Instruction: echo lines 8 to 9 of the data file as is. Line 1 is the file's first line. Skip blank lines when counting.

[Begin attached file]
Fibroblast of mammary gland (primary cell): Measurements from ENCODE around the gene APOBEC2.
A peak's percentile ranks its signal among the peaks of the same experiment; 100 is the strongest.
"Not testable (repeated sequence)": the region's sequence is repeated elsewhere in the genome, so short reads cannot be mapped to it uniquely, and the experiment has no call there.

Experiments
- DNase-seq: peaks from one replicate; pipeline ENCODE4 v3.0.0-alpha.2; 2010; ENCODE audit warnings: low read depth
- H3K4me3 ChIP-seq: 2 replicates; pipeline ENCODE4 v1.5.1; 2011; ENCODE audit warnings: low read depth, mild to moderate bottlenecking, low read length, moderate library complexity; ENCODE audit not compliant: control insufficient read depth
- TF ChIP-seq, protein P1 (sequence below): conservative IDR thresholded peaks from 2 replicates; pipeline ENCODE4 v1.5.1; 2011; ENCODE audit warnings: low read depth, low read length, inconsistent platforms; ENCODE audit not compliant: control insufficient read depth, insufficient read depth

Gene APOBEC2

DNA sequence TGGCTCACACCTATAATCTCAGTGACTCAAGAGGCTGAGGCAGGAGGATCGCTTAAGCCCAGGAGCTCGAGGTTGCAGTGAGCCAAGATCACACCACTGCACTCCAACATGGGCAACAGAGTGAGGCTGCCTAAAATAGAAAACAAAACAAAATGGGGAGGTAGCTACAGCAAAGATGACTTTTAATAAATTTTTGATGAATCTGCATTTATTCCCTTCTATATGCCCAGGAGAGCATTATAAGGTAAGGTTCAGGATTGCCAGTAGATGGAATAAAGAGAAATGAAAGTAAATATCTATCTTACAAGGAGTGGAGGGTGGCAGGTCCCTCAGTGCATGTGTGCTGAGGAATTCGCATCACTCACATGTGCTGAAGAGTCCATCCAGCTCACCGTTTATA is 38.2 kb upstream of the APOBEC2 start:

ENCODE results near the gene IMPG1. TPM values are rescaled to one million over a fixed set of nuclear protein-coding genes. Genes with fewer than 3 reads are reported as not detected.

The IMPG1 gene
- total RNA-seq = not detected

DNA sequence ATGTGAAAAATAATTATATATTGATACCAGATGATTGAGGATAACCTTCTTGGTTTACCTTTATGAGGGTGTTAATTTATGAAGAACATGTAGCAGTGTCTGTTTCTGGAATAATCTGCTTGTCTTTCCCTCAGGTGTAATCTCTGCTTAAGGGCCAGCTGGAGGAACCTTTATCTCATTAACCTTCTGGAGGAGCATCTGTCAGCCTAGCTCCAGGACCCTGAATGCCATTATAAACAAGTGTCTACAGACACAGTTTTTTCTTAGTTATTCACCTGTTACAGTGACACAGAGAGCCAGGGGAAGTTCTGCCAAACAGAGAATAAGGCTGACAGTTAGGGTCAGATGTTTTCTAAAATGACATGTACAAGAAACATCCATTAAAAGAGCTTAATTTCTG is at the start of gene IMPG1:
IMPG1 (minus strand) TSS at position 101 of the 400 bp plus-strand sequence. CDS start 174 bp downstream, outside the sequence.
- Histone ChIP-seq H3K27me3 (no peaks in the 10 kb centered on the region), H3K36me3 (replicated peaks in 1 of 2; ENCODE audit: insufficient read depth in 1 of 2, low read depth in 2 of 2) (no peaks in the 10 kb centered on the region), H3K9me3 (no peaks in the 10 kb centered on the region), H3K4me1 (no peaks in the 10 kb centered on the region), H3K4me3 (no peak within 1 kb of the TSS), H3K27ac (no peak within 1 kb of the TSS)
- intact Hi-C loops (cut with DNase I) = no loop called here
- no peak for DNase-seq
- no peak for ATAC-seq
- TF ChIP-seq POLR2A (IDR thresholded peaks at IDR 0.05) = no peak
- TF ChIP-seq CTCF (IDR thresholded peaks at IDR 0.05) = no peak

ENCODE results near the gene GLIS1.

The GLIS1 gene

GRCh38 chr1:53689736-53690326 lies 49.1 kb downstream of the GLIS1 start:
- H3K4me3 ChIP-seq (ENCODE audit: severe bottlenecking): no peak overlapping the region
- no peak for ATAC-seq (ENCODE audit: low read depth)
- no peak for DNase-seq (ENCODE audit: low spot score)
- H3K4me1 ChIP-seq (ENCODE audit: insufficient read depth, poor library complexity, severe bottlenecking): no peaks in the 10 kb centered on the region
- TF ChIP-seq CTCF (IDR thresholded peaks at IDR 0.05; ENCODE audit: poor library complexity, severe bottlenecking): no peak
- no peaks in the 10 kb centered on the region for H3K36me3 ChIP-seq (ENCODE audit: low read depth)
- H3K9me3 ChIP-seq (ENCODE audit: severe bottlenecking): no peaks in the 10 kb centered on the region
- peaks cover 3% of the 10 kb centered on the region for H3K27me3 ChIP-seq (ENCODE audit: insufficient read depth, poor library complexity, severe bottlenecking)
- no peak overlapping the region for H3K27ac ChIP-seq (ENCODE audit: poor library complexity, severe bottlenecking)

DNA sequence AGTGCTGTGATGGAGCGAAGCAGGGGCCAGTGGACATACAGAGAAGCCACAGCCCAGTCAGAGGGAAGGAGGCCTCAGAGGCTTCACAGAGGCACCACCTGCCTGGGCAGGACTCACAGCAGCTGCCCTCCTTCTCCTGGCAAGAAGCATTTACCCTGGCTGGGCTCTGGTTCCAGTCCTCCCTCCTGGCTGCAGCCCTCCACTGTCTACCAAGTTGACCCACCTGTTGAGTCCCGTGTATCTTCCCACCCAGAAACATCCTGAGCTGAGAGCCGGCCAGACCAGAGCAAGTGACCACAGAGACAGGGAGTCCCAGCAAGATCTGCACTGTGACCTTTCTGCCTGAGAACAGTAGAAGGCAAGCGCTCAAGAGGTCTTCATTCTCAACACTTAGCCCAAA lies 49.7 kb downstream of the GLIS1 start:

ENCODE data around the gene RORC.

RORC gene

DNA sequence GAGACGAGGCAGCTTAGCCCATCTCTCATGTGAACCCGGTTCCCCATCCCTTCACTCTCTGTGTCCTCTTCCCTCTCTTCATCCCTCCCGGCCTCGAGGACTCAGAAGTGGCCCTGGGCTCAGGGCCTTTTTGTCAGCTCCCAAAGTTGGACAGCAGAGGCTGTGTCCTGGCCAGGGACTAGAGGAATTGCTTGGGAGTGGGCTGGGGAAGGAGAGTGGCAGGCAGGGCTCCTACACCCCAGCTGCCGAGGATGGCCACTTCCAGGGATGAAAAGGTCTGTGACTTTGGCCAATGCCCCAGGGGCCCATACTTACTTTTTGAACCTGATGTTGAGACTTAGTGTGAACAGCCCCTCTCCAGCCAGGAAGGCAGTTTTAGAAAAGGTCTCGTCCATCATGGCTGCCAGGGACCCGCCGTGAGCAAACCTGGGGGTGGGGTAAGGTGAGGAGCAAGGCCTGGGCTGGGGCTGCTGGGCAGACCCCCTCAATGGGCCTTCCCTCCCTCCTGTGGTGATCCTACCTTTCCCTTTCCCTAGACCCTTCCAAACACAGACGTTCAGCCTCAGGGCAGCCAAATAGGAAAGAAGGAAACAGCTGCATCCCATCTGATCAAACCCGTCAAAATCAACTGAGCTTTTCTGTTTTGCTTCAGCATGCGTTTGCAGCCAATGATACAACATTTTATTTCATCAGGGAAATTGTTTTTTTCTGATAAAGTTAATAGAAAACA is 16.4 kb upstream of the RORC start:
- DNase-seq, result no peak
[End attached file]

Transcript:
Gene APOBEC2

DNA sequence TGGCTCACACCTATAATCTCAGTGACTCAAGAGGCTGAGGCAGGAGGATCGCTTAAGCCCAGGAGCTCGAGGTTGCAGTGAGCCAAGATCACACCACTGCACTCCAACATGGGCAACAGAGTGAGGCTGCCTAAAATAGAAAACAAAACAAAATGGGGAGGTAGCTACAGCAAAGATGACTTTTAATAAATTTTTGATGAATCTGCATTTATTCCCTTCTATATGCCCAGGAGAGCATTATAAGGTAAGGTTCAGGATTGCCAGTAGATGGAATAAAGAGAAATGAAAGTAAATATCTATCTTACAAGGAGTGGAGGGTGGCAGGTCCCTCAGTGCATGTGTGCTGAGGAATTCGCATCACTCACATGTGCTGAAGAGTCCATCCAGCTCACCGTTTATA is 38.2 kb upstream of the APOBEC2 start: